Skip to main content

Tutorial - My First Clip

This tutorial doesn’t assume any existing MotorCortex knowledge.

Getting started

First thing to do when you want to create a new clip is to use our cli. In order to run it you need to have node and npm installed on your computer. On your terminal go to the folder you want to place your clip and run the command:

npm create donkeyclip@latest <name of your clip>

The command will download the starter repo, create a new folder with the same name as your clip and install the dependencies. This might take some moments. Enter the folder and run the command:

cd <name of your clip>
npm start

Your browser will come up and you’ll see Dcode. Dcode is a web-based tool to help you develop, test and publish your clips on donkeyclip. We’ll come back to it later on this tutorial.

Repo contents

Before diving into the details of Dcode let’s have a quick look at the contents of the created folder. Along with common files used in all js / ts repositories you’ll find two folders:

  • the clip folder and
  • the server folder.

Clip Folders

Server folder contains code that serves the needs of Dcode and renders the clip on the browser while you’re working on it. The code is open so you can have a look but in general there’s nothing to touch or care about in this folder. Treat it as a “system folder” and just forget about it.

The folder that we are going to work in is the clip folder. That’s the folder that hosts our clip’s code. Treat it as “our workspace”. Open this folder and you’ll find the files:

  • clip.html
  • clip.css
  • clip.ts

which are the clip’s html, css and logic. Also, you’ll see:

  • initParams.ts and
  • initParamsvalidationRules.ts

files which will help us make our clip dynamic so it can accept parameters. We’ll come back to these files later in this tutorial. Finally you’ll find the

  • effects,
  • scenes and
  • animations

folders which host all of your Incidents, either effects, scenes or animations respectively. We’ll learn how to distinguish them on the go.

DCode UI

Let’s have a look at DCode’s layout. On the left (1) there is the clip that runs locally on your machine along with the player which you can use to play, pause, seek on it. On the right (2) there is a list of tools that allow you to name your clip, test it with various parameters (for dynamic clips), and change the player's style. On the top right (3) you can connect in order to publish your clip on donkeyclip.

DCode Image


Exactly as in any other front end development work, the first thing to do before start implementing our clip is to come up with a design for it. And by design we mean both the look of it and the animations. Once you have your clip on paper or in mind you’re good to go.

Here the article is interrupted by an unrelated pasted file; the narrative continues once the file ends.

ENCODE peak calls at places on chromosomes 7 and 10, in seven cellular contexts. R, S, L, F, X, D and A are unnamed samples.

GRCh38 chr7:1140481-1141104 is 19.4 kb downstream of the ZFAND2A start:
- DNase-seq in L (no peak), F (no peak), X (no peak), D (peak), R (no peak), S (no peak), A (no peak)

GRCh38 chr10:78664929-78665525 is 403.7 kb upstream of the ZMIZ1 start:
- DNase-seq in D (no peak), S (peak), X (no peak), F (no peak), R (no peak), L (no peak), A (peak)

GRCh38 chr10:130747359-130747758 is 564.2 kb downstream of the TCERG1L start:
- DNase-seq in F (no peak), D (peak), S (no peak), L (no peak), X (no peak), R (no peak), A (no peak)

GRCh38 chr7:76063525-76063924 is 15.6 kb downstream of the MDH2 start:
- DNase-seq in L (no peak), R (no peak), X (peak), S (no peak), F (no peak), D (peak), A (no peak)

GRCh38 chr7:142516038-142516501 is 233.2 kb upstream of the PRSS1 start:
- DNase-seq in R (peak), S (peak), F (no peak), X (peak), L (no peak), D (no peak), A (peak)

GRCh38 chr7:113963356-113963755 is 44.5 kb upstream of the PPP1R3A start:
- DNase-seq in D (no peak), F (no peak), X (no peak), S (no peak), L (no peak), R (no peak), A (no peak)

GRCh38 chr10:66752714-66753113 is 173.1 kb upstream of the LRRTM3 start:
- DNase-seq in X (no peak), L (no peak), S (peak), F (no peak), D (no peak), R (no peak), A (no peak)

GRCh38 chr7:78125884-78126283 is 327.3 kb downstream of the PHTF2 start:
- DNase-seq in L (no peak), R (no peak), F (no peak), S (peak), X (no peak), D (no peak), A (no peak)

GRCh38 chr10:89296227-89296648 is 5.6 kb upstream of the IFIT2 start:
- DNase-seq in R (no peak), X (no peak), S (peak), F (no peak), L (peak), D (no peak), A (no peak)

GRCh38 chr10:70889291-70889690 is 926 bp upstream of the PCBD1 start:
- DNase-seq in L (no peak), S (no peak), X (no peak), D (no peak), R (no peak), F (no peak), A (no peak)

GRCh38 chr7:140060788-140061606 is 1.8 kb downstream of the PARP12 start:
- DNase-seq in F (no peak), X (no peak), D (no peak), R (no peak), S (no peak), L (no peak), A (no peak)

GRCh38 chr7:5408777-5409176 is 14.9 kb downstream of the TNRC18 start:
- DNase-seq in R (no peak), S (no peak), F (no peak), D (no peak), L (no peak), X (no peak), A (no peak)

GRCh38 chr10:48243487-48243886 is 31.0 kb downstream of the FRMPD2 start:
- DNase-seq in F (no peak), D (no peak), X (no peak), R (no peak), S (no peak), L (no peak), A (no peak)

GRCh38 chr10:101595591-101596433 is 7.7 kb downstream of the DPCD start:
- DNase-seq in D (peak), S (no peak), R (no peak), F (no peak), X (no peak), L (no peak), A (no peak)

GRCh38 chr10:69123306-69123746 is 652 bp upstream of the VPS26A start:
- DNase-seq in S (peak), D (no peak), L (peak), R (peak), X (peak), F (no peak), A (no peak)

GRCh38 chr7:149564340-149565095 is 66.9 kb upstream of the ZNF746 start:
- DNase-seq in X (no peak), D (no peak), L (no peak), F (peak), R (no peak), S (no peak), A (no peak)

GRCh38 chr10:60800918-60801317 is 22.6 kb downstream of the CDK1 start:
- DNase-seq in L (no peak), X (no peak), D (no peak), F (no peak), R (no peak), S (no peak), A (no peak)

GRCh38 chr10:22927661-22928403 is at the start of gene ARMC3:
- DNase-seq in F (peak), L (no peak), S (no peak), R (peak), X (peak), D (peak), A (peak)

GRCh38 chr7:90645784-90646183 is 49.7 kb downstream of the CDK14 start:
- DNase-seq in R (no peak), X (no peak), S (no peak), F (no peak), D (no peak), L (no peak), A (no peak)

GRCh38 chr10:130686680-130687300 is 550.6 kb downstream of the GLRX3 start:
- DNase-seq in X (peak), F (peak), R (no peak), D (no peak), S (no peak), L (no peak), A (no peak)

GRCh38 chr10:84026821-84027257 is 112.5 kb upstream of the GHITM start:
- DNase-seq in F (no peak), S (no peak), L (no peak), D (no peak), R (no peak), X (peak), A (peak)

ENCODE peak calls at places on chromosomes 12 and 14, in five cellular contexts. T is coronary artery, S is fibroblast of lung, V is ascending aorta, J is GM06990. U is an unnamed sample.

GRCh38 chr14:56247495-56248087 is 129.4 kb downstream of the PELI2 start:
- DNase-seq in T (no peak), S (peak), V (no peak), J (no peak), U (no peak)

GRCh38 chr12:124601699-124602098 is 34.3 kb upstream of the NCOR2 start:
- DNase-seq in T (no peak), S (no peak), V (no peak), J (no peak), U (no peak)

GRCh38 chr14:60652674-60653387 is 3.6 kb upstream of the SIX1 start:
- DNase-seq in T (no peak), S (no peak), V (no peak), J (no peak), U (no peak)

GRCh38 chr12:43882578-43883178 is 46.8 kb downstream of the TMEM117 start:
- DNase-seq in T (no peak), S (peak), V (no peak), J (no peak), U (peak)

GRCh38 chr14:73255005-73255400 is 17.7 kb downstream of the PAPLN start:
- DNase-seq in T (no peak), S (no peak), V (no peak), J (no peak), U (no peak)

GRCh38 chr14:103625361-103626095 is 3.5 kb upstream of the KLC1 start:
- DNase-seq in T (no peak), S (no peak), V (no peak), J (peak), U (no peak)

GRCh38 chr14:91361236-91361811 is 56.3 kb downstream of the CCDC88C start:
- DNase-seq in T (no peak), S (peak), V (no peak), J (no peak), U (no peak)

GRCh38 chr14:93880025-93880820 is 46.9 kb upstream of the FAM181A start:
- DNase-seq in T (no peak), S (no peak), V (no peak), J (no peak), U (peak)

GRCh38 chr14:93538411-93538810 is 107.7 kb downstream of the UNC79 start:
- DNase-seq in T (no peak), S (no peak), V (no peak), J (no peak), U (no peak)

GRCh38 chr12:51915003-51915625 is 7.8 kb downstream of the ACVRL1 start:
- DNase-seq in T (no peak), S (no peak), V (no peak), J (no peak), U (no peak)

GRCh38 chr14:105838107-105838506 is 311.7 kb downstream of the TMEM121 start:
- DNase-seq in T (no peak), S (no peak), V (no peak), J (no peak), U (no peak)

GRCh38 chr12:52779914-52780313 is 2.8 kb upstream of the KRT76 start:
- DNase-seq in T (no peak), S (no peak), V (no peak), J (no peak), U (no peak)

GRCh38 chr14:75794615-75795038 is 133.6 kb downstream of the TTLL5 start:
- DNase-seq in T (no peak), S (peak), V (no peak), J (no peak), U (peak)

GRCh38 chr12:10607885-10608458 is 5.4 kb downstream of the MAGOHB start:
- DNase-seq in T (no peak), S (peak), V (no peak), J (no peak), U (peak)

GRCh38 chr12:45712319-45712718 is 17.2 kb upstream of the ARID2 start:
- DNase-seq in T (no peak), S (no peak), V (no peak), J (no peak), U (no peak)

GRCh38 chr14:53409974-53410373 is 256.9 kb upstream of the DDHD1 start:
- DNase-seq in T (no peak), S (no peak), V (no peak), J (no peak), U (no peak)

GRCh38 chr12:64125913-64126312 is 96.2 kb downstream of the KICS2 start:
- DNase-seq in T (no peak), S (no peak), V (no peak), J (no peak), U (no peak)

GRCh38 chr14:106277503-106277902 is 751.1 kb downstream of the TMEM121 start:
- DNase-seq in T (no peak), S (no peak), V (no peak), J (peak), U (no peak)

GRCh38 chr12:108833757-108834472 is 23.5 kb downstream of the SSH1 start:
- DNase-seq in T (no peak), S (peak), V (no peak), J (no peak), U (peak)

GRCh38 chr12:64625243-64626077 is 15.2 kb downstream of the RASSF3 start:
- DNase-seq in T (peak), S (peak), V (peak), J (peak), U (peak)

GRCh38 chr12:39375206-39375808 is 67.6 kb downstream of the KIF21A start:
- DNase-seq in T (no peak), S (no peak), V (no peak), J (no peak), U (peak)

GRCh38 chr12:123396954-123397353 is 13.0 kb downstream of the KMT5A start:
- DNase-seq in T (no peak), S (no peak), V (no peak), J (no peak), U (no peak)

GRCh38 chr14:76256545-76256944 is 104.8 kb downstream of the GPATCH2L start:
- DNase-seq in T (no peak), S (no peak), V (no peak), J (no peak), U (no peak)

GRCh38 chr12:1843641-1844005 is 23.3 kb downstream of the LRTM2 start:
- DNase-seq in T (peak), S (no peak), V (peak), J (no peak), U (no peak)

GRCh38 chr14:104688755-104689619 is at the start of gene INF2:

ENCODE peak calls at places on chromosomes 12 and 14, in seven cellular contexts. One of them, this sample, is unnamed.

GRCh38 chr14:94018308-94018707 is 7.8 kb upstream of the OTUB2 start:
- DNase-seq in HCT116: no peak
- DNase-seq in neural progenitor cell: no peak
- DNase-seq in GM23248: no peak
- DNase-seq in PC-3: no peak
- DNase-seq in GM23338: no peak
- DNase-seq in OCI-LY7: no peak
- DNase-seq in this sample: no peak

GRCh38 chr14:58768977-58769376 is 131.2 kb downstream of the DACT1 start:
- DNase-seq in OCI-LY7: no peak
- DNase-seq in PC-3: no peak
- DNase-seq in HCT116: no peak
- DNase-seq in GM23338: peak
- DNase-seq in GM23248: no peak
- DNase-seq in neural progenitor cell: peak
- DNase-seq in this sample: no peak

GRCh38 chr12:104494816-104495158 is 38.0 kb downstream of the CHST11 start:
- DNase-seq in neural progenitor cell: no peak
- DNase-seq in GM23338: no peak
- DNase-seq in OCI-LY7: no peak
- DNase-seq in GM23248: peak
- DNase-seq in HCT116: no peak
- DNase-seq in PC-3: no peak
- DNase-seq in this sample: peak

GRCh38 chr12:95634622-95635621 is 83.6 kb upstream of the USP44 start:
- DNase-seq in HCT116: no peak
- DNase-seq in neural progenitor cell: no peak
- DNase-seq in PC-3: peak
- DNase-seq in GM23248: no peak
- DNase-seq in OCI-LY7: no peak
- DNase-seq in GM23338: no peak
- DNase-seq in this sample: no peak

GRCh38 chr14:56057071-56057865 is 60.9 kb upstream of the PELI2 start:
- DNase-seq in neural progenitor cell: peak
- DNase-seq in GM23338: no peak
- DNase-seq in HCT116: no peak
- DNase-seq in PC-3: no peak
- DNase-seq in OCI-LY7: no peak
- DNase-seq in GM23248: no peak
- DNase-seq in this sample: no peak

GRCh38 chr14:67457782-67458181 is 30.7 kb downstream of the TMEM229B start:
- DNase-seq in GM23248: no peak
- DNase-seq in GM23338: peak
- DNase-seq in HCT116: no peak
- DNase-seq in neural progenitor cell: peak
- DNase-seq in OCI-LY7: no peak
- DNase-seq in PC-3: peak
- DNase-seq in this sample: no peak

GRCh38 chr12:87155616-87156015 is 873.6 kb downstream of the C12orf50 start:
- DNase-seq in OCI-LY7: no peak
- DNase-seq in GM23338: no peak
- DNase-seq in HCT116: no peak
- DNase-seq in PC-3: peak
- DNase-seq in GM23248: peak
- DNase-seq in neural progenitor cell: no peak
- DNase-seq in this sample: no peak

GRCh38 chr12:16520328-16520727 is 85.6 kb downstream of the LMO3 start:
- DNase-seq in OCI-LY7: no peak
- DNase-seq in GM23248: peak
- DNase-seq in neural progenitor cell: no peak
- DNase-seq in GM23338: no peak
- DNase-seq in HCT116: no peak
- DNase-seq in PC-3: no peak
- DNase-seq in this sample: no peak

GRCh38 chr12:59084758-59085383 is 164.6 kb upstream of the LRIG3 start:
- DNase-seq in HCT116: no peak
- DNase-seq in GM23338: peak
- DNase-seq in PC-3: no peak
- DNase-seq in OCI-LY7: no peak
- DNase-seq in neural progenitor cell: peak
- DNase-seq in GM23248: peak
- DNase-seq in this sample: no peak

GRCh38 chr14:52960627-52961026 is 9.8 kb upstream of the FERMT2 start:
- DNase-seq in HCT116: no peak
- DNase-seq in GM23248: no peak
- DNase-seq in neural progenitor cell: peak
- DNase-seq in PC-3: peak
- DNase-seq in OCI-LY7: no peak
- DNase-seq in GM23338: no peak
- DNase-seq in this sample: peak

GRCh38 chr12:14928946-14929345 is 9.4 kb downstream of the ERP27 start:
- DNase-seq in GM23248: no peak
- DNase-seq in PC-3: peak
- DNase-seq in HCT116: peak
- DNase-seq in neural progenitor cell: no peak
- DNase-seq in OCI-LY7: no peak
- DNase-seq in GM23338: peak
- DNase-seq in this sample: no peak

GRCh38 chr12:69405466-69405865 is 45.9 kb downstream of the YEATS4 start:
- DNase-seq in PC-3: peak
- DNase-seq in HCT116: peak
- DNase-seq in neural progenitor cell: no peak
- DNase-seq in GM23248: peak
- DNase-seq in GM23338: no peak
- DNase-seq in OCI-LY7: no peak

What are we creating?

In this tutorial we are going to create a clip to be used as a banner for an online sportsware store which wants to promote their new shoes collections.

Our clip is going to be very simple. Three columns, one for each collection will slide in from the left, will stay still for a couple of seconds and they'll smoothly slide out on the right. The clip will be loopable.

Start with the clip

Let’s start by creating our clip’s html and css. Remember the clip we are developing is 100% isolated so no matter where we are going to use it the only css and ts that will run on it is the one we are going to implement here.


In order to define your clip’s html just open the file clip.html. There you’ll find the sample code from the starter repo. You can just delete it and write your html. Same stands for the clip.css file. While you are working on your clip you will realise that on save you get your changes immediately reflected on Dcode. Let’s edit our files to start implementing our clip. You can see the code we are using on the branch clipCreation of our tutorial repo. It’s plain html and css which you can literally understand just by looking at it.

<div id="root">
<div class="item" id="item1">
<div class="title">Running</div>
<div class="img">
<div class="item" id="item2">
<div class="title">Street</div>
<div class="img">
<div class="item" id="item3">
<div class="title">Casual</div>
<div class="img">

Do not use local URLs in your clip because when you publish it the assets don't upload.


In order to use your own assets in your clip, upload them everywhere (drive, GitHub, or somewhere else) and copy the URLs. If you try to upload them to GitHub, don't forget to enable the GitHub pages for the repository and take the URL from there.

#root {
position: relative;
width: 100%;
height: 100%;
background: white;
--column-width: 260px;

.title {
text-align: center;
font-size: 34px;
padding: 20px 0;

.item {
width: 100%;
height: 100%;
left: 0;
position: absolute;
font-family: "Oswald", sans-serif;
display: flex;
justify-content: flex-end;
text-align: center;

.item > div {
width: var(--column-width);

#item1 {
z-index: 3;
left: calc(var(--column-width) * -2);
background: white;
color: black;

#item2 {
left: calc(var(--column-width) * -1);
z-index: 2;
background: red;
color: #d0ff00;

#item3 {
z-index: 1;
background: black;
color: white;
left: 0;

The only two things that worth mentioning here are that:

  • We have positioned the divs with the shoes outside the viewport, on the left. We’ve done that because that’s how our clip should look like in zero milliseconds. Later we will make them slide in
  • That the html is not just html is a template engine that also supports the mc-for and mc-if directives for loops and conditional statements. For the sake of simplicity we’ll keep it plain html in this tutorial. Just remember one rule, each clip must have a single root element on its html.